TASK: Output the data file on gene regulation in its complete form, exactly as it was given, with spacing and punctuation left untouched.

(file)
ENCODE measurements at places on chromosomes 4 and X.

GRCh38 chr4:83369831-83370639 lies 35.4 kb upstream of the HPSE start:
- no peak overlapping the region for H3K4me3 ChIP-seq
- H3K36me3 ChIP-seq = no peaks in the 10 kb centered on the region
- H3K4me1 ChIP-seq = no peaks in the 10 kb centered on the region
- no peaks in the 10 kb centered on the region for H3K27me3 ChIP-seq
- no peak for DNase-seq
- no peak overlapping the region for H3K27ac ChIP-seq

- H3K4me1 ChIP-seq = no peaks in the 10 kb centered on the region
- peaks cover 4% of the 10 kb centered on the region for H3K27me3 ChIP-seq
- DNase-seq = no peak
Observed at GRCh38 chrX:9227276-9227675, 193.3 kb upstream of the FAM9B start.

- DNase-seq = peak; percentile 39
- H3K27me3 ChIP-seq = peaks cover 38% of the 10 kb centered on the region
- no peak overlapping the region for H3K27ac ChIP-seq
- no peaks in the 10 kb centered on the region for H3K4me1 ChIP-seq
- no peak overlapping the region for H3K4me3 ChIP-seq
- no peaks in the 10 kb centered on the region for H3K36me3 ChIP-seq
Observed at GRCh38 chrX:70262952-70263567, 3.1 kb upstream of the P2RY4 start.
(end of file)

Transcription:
ENCODE measurements at places on chromosomes 4 and X.

GRCh38 chr4:83369831-83370639 lies 35.4 kb upstream of the HPSE start:
- no peak overlapping the region for H3K4me3 ChIP-seq
- H3K36me3 ChIP-seq = no peaks in the 10 kb centered on the region
- H3K4me1 ChIP-seq = no peaks in the 10 kb centered on the region
- no peaks in the 10 kb centered on the region for H3K27me3 ChIP-seq
- no peak for DNase-seq
- no peak overlapping the region for H3K27ac ChIP-seq

- H3K4me1 ChIP-seq = no peaks in the 10 kb centered on the region
- peaks cover 4% of the 10 kb centered on the region for H3K27me3 ChIP-seq
- DNase-seq = no peak
Observed at GRCh38 chrX:9227276-9227675, 193.3 kb upstream of the FAM9B start.

- DNase-seq = peak; percentile 39
- H3K27me3 ChIP-seq = peaks cover 38% of the 10 kb centered on the region
- no peak overlapping the region for H3K27ac ChIP-seq
- no peaks in the 10 kb centered on the region for H3K4me1 ChIP-seq
- no peak overlapping the region for H3K4me3 ChIP-seq
- no peaks in the 10 kb centered on the region for H3K36me3 ChIP-seq
Observed at GRCh38 chrX:70262952-70263567, 3.1 kb upstream of the P2RY4 start.